Samantha Abeel has authored two books and is also a public speaker. She is a young woman who grew up with dyscalculia, a learning disability related with math. In her memoir ‘My Thirteenth Winter’ she narrates about important events from when she was a child right through the years she was a young adult and how this disability compelled her to search for inner strength and find courage in the face of all the challenges. In this book, she profusely narrates how this disability has greatly impacted her life. She says she is old enough, but she is unable to tell time, struggles with dialing telephone numbers, can’t count money successfully. Moreover, this disability affects her ability to follow directions, understand distances, essentially to apply basic math to her everyday life. Additionally, she struggles with spelling words and grammar, has a problem recollecting pattern of movements in dance. The disability had shattered her life completely, but she had to conquer the resulting shortcomings courageously.
My response is positive; I can relate Samantha’s story to my own life. After reading this memoir, I am feeling encouraged, inspired. Here is a hopeful story that will be an inspiration to all who have ever had to conquer obstacles in their lives. This is a story of strength and persistence. Samantha provides a chronicle of her struggles, frustration, and depression but in this entire storm she paints a bubbly picture of hope. She accepts who she is and seeks help from her teachers. The book evokes feelings of hope, encouragement and inspiration because here is a bright child handicapped in mathematics due to a learning disability but gifted in language. With the help of teachers, she focuses fully to developing this gift and grows into an excellent writer and fascinating poet. Consequently, her weaknesses are compensated positively and in a constructive way, therefore, enabling her take control of her earlier miserable life.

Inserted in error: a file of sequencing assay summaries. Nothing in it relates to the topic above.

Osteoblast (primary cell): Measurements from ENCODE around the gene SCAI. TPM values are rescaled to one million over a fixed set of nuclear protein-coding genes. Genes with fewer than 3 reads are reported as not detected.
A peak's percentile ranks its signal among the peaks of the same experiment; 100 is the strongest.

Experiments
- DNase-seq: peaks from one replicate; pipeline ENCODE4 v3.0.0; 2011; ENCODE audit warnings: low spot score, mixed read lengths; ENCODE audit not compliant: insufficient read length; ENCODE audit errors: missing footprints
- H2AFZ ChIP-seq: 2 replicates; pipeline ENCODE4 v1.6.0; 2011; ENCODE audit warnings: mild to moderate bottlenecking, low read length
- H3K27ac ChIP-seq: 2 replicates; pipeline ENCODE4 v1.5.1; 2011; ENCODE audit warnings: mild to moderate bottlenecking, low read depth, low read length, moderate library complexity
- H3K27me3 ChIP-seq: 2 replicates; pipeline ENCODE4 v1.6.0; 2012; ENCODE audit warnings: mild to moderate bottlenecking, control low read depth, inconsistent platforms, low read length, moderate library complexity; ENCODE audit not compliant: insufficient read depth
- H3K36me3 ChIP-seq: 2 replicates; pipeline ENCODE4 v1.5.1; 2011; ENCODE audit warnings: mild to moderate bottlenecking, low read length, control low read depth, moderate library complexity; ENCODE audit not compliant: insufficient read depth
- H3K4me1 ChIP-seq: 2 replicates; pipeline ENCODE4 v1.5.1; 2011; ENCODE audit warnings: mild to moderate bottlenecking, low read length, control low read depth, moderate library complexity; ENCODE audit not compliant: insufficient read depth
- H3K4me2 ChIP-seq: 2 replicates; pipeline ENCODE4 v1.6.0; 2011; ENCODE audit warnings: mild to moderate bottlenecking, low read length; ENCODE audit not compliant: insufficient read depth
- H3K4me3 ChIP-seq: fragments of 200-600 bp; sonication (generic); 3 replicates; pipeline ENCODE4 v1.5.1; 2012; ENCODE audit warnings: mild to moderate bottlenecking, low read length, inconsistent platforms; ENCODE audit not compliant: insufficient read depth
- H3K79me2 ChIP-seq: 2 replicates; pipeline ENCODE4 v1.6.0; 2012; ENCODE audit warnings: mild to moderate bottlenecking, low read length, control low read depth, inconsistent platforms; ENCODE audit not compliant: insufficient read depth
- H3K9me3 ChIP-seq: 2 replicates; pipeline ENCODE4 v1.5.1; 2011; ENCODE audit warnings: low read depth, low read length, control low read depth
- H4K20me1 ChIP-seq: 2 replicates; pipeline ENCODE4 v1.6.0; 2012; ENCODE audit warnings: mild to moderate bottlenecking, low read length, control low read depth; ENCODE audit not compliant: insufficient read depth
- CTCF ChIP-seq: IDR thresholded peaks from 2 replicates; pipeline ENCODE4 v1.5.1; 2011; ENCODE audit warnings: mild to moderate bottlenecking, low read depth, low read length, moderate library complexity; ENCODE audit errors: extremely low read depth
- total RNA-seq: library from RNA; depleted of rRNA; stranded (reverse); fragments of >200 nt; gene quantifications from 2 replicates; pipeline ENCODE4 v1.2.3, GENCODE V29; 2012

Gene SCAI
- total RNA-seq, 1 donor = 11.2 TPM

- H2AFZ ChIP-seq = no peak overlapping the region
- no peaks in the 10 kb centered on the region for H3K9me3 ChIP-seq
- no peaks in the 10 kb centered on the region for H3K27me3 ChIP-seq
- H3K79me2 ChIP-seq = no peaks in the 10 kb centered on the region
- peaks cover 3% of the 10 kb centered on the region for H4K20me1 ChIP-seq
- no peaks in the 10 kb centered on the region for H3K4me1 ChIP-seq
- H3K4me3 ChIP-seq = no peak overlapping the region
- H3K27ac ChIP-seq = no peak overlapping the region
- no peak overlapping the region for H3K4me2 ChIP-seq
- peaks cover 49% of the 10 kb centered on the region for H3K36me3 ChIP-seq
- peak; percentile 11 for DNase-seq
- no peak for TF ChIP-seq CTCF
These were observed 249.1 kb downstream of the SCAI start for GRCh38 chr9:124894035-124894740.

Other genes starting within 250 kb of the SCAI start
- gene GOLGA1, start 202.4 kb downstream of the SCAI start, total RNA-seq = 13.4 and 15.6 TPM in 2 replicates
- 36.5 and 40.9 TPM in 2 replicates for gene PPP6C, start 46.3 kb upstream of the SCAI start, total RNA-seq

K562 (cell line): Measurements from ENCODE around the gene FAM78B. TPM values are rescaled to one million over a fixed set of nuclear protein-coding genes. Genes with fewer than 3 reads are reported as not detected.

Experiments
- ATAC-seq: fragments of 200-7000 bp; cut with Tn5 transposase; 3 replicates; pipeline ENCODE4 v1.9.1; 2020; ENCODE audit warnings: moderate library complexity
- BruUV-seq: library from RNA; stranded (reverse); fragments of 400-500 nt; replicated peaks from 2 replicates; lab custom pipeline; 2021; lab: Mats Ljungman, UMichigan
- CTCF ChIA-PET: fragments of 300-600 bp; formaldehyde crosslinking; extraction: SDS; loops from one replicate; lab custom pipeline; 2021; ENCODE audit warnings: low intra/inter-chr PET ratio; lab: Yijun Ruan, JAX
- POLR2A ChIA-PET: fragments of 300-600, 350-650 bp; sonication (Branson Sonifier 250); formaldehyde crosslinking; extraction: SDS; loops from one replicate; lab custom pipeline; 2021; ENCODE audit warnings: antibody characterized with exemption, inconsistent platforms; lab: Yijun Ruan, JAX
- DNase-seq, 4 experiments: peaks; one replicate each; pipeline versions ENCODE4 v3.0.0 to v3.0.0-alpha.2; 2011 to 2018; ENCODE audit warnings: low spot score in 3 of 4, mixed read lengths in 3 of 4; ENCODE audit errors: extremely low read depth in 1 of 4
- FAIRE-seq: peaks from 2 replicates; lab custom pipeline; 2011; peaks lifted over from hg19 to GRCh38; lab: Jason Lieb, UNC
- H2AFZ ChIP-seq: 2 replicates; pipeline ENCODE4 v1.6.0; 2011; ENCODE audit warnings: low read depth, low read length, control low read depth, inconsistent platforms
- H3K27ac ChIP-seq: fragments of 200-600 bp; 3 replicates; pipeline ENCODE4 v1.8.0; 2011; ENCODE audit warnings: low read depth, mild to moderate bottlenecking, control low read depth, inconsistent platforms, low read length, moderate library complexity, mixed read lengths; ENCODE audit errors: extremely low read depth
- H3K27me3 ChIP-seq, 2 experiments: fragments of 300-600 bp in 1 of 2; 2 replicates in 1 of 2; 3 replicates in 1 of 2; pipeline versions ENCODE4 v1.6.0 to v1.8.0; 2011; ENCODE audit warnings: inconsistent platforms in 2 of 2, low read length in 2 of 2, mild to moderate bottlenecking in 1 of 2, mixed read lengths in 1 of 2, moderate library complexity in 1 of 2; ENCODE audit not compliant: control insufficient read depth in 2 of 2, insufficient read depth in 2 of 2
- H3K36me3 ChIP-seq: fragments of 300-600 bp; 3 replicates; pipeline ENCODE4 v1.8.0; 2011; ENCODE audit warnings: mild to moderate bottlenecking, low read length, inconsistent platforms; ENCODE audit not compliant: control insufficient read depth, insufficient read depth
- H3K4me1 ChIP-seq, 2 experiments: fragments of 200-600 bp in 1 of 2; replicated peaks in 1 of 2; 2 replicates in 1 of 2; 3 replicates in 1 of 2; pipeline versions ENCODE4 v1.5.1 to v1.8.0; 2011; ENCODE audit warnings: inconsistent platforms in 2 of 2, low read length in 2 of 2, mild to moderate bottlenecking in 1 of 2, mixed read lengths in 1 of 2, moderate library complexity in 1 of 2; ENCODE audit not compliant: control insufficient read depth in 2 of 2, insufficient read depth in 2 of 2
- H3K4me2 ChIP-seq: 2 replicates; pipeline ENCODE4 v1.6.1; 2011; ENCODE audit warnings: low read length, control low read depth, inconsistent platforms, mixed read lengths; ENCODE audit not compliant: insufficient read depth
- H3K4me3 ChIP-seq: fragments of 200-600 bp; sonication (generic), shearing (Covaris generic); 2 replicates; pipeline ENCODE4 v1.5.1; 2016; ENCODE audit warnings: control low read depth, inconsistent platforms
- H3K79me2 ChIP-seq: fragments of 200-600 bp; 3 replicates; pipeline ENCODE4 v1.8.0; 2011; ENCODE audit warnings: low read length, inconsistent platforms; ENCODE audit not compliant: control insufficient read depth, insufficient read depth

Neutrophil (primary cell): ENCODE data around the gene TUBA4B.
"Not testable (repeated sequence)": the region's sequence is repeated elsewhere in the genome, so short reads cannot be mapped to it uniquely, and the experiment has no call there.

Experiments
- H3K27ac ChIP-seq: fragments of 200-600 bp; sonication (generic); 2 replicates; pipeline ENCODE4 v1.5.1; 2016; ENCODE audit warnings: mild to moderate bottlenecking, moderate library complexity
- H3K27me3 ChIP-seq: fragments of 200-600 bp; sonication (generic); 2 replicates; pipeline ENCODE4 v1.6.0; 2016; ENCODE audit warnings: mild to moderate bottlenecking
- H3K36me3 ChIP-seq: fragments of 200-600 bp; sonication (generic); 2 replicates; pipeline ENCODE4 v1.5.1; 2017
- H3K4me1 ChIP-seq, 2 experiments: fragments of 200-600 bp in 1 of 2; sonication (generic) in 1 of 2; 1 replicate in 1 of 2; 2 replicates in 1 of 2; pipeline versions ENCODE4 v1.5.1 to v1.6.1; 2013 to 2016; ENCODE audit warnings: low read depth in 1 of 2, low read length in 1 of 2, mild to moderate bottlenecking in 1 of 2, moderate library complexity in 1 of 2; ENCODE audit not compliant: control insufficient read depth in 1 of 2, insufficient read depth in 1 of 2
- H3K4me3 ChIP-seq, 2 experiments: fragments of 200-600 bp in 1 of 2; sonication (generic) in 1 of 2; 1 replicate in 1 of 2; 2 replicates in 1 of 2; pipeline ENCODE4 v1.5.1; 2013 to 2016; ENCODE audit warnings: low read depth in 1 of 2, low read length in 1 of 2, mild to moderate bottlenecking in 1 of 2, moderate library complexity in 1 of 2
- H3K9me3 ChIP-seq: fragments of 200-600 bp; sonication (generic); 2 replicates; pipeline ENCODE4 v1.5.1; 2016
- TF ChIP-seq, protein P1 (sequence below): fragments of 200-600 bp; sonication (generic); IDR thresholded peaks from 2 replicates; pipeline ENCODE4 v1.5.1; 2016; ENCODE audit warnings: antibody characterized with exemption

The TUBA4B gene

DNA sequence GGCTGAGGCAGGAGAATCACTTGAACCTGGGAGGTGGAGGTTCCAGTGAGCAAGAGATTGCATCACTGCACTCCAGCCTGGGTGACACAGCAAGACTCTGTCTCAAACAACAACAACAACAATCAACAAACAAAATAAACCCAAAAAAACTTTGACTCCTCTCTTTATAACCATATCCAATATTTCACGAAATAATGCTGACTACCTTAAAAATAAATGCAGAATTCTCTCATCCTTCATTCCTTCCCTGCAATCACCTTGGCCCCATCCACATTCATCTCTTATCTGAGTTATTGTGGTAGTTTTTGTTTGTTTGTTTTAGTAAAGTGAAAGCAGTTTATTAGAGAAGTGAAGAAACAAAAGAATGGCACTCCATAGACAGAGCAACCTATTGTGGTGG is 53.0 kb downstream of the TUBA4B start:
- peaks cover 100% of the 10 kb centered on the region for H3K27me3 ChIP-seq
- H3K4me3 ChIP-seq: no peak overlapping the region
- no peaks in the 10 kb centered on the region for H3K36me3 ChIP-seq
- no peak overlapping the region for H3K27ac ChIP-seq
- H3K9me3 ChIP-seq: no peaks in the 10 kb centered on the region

I have learned several things about the disability featured in this book. One is that dyscalculia is nothing but a condition that hampers the ability of people to acquire and assimilate arithmetic skills. The other one is that dyscalculia is currently thought to be a congenital condition occurring due to abnormal functioning of a specific part of the human brain. People having this condition will have difficulties understanding the simplest of number concepts, have great problems learning about factual things about numbers, and having a commanding grasp of numerical stuff is rare in them. Some aspects of this disability surprised me to the core. These aspects are; there is very little information about its prevalence, its causes are not established and its treatment has not been envisaged. Another aspect is that people living with the condition will have intense difficulties internalizing the various concepts to do with time like seasons, months, weeks, days and years.
This book ultimately deepens my understanding of the political, social, and economic concepts of disability in relation to the medical model of disability. Medically, Samantha’s disability was seen as a functional limitation due to her inability to comprehend mathematical concepts like other students. His disability was medically seen to result from her mental limitation, and there was absolutely no link to social and geographical environments. Since Samantha’s disability could not be cured, she had to accept her condition and be helped in discovering her other gifts in language and poetry.
The social concept view is that the disability originates from social, attitudinal, and environmental barriers that hinder people with disabilities from maximum participation in societal functions. This model did not apply to Samantha at all. Majoring on her gift of language and poetry, she had all the opportunities to participate in normal lives of the community she resided in. She did this in equal levels like those of others. She grew into a poet, writer, and public speaker despite having dyscalculia. Moreover, she has been able to attend school, notably a prestigious college in Massachusetts, pursue a master’s degree and hold jobs.
Economically, her disability did not hinder her from holding jobs and being a productive member of society. She has indulged herself fully in writing with two books to her name. This book, therefore, opens my eyes and indulges me even more to the various models associated with disability.